The inconsistent efforts from the team and still #2 in the NBA.

L.A. Times: Arf!

If “dog days” was in the dictionary, they might have a picture of a marquee reading:


Tuesday, March 2

Of course, having misplaced their game, the Lakers can’t ease up against anyone . . . or, at least, that was the plan, before easing up in Tuesday night’s first half, then awakening to bury the lowly Pacers, 122-99.

Kobe Bryant, coming off his three-for-17 game against Denver, went five for 14 from the field but scored 24 points, his most since his Feb. 23 return in Memphis.

For all their struggles, the Lakers still moved six games ahead of the West, even if the question all Lakerdom is asking is:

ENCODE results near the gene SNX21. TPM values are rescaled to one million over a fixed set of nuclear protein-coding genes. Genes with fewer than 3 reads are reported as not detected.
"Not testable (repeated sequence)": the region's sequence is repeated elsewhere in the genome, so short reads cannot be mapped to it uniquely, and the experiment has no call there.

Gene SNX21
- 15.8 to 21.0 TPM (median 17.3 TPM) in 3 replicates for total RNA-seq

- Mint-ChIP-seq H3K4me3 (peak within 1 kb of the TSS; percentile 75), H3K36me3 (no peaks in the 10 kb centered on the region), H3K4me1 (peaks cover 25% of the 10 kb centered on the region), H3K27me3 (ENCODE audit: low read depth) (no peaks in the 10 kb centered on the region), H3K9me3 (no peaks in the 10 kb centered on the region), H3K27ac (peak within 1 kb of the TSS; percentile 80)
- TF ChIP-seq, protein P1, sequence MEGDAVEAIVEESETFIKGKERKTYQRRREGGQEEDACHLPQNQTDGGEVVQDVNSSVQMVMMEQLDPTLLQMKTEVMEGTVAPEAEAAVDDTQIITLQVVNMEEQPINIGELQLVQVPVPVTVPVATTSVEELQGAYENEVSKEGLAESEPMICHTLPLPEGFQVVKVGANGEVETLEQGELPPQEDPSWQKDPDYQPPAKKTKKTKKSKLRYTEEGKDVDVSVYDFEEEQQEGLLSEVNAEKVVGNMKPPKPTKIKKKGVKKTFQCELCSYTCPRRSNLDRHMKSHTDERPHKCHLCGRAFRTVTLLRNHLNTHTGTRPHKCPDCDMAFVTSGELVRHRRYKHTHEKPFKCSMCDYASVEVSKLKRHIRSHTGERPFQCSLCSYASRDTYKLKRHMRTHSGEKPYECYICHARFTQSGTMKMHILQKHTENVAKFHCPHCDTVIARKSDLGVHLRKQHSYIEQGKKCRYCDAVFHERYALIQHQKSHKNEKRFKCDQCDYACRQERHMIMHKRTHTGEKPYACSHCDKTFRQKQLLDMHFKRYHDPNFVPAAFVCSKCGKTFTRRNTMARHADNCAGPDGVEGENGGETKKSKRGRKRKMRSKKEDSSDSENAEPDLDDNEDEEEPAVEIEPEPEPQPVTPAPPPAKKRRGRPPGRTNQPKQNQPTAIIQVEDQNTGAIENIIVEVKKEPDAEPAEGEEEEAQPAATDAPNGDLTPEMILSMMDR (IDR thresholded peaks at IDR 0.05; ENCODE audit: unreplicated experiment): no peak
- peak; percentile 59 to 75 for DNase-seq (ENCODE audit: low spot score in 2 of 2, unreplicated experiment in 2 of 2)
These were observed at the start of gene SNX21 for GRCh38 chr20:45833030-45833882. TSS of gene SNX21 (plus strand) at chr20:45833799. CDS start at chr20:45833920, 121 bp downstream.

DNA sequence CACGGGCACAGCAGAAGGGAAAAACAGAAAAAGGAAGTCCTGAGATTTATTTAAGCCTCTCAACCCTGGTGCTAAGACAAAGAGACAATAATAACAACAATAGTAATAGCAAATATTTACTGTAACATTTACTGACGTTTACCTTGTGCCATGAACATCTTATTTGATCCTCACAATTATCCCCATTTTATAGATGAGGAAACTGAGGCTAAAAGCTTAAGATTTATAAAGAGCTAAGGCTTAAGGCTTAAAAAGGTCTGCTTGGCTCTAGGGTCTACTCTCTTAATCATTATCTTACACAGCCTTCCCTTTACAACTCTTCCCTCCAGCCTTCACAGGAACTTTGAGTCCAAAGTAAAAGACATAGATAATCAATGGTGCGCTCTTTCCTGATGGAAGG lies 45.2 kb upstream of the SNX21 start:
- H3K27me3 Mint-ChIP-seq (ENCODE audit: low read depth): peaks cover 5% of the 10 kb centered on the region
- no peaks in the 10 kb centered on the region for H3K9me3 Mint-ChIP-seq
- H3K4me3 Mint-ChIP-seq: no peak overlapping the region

Coach Phil Jackson, normally the sunniest of optimists, acknowledged his team’s malaise at Monday’s practice, noting: “With Kobe playing like he is, it’s hard to judge who we are right now.”

On the other hand, it wasn’t hard to judge who the Pacers were. As the late Chuck Daly used to say, “You are what your record says you are, no better, no worse” — and they were the team with the 20-39 record, No. 26 in the NBA.

Reggie Miller, the greatest Pacer of them all, dates their fall to the 2004 Auburn Hills melee, noting recently they “have never, ever recovered from that night. Things will never be the same until they get lucky in the draft.”

At the moment, the Pacers are also the team trying to play small ball, making the Lakers their ultimate test.

“They’re the ultimate test, period,” Coach Jim O’Brien said before the game. “It doesn’t matter what lineup you put out there when you play the world champions, you know you’re going to be tested at every spot. . . .

Continue reading ‘Lakers show more bark than bite’